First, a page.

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15 juli 2019: Bron: Clinical Cancer Research (met dank aan Vincent die mij hierop wees)

Wanneer blaaskankerpatienten een week vooraf aan een operatie een vorm van immuuntherapie krijgen met een gemoduleerd verkoudheidsvirus ( Coxsackievirus A21) dan blijkt deze vorm van immuuntherapie al substantieel veel kankercellen te hebben gedood omdat het verkoudheidsvirus een immuunreactie oproept. Bij 1 patient was zelfs alle kanker al verdwenen in 1 week tijd.

Slechts 15 patienten deden mee aan deze fase I studie maar allen profiteerden. De onderzoekers stellen dan ook dat dit wel eens een verandering kan bewerkstelligen in de aanpak van blaaskanker.  Ook omdat deze aanpak geen bijwerkingen geeft.

Prof Pandha said:

"Reduction of tumour burden and increased cancer cell death was observed in all patients, and removed all trace of the disease in one patient following just one week of treatment, showing its potential effectiveness," he said.

"Notably, no significant side effects were observed in any patient." 

Op de website van de BBC legt prof. dr. Pandha het nog maar eens uit in 1 zin hoe immuuntherapie met een gemoduleerd virus werkt:

"The virus gets inside cancer cells and kills them by triggering an immune protein - and that leads to signalling of other immune cells to come and join the party," prof. dr. Pandha said.

In Science Daily wordt deze studie uitgebreid besproken: 

Strain of common cold virus could revolutionize treatment of bladder cancer.

Het orginele abstract van deze studie: 

Viral targeting of non-muscle invasive bladder cancer and priming of anti-tumour immunity following intravesical Coxsackievirus A21 staat hieronder. Voor het volledige studierapport moet worden betaald.

Viral targeting of non-muscle invasive bladder cancer and priming of anti-tumour immunity following intravesical Coxsackievirus A21

Nicola E Annels, David Mansfield, Mehreen Arif, Carmen Ballesteros-Merino, Guy R Simpson, Mick Denyer, Sarbjinder S Sandhu, Alan Melcher, Kevin J Harrington, BronwYn Davies, Gough Au, Mark Grose, Izhar N Bagwan, Bernard A. Fox, Richard G Vile, Hugh Mostafid, Darren Shafren and Hardev Pandha
Carmen Ballesteros-Merino
Earle A. Chiles Research Institute, Providence Portland Medical Center
Guy R Simpson
Clinical and Experimental Medicine, University of Surrey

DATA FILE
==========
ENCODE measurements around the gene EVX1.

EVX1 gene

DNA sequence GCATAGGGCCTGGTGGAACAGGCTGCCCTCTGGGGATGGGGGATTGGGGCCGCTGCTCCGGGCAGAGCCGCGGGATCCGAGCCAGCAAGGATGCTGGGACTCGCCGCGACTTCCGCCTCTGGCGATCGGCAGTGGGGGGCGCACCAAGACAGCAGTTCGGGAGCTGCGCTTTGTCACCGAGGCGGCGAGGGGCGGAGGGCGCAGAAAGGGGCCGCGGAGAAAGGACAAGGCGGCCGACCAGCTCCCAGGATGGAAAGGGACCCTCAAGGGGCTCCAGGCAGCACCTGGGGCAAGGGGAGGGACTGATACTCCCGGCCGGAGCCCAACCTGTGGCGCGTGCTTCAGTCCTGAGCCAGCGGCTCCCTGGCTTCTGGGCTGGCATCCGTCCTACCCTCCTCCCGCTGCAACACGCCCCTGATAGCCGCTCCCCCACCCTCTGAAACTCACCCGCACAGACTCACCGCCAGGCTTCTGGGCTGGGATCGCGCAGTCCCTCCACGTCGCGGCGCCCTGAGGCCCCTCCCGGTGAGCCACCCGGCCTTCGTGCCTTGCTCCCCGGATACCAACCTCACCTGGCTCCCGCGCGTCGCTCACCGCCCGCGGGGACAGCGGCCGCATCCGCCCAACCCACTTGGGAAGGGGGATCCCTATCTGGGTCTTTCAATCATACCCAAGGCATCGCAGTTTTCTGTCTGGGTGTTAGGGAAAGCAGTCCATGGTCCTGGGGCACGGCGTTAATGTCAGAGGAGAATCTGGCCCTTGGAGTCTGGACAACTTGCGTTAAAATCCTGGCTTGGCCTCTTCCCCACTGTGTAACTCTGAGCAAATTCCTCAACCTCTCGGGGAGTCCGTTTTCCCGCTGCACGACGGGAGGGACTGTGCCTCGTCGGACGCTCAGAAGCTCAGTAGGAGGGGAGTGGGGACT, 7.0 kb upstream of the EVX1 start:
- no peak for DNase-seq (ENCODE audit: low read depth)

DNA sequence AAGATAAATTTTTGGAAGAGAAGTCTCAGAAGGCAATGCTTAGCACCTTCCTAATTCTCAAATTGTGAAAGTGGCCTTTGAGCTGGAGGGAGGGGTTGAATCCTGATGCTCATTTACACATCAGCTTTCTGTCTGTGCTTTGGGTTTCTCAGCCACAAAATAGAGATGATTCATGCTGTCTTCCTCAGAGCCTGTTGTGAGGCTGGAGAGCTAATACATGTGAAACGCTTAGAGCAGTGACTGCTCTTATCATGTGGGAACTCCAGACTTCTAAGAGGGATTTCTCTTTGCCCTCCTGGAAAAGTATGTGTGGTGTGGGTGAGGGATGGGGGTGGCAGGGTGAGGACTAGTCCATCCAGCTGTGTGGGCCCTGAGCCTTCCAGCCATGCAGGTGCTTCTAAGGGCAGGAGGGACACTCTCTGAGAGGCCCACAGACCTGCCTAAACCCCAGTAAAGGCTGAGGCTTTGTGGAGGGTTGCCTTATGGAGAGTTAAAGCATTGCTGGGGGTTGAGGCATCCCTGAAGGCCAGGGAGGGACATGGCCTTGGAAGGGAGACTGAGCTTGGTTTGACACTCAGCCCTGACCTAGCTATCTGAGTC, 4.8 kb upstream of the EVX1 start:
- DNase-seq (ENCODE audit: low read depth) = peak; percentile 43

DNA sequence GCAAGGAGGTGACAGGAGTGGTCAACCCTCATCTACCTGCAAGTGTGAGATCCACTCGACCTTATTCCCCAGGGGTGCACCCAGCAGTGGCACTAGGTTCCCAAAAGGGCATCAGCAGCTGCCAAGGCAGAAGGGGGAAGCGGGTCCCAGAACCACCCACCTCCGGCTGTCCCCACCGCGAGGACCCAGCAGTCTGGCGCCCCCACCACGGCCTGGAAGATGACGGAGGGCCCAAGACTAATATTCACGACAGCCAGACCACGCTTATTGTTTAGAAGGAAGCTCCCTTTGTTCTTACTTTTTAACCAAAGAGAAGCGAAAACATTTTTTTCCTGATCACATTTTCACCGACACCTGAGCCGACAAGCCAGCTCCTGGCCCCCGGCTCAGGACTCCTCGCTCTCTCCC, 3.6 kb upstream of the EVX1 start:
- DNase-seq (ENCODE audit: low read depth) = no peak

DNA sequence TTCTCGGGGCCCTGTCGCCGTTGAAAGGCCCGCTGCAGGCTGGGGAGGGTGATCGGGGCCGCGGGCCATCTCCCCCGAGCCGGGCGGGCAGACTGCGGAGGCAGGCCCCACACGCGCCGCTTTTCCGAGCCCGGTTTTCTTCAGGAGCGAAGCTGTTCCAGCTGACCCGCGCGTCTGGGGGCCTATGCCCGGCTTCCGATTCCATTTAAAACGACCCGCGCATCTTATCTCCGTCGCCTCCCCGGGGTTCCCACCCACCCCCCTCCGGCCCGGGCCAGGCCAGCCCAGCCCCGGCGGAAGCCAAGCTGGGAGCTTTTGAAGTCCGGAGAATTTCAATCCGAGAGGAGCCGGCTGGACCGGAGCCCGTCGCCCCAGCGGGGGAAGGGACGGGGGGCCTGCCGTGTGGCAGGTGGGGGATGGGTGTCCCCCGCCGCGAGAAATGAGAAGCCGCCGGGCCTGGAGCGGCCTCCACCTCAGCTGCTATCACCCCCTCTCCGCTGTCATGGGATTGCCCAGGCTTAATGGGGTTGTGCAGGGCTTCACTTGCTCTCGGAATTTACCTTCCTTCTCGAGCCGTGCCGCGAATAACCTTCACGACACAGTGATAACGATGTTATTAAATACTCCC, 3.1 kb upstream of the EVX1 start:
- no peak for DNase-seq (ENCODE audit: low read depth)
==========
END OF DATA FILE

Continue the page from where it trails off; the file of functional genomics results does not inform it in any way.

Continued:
Mick Denyer
Oncology, Leggett Building, University of Surrey
Sarbjinder S Sandhu
Urology, Kingston Hospital NHS Foundation Trust
Alan Melcher
Division of Radiotherapy and Imaging, Institute of Cancer Research
Bernard A. Fox
Robert W. Franz Cancer Center, Earle A Chiles Research Institute
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Abstract

Purpose: The CANON (CAVATAK in NON-muscle invasive bladder cancer) study evaluated a novel ICAM-1-targeted immunotherapeutic-coxsackievirus A21 as a novel oncolytic agent against bladder cancer. Experimental Design: Fifteen patients enrolled on this 'window of opportunity' phase 1 study, exposing primary bladder cancers to CAVATAK prior to surgery. The first nine patients received intravesical administration of monotherapy CAVATAK; in the second stage, six patients received CAVATAK with a sub-therapeutic dose of mitomycinC, known to enhance expression of ICAM-1 on bladder cancer cells. The primary endpoint was to determine patient safety and maximum tolerated dose. Secondary endpoints were evidence of viral replication, induction of inflammatory cytokines, anti-tumour activity and viral-induced changes in resected tissue. Results: Clinical activity of CAVATAK was demonstrated by induction of tumour inflammation and haemorrhage following either single or multiple administrations of CAVATAK in multiple patients, and a complete resolution of tumour in one patient. Whether used alone or in combination with mitomycinC, CAVATAK caused marked inflammatory changes within NMIBC tissue biopsies by up-regulating interferon-inducible genes including both immune checkpoint-inhibitory genes (PD-L1 and LAG3) and Th1-associated chemokines as well as induction of the innate activator RIG-I, compared to bladder cancer tissue from untreated patients. No significant toxicities were reported in any patient, from either virus or combination therapy. Conclusions: The acceptable safety profile of CAVATAK, proof of viral targeting, replication and tumour cell death together with the virus-mediated increases in "immunological heat" within the tumour microenvironment all indicate that CAVATAK may be potentially considered as a novel therapeutic for NMIBC.

  • Received December 17, 2018.
  • Revision received March 6, 2019.
  • Accepted June 27, 2019.

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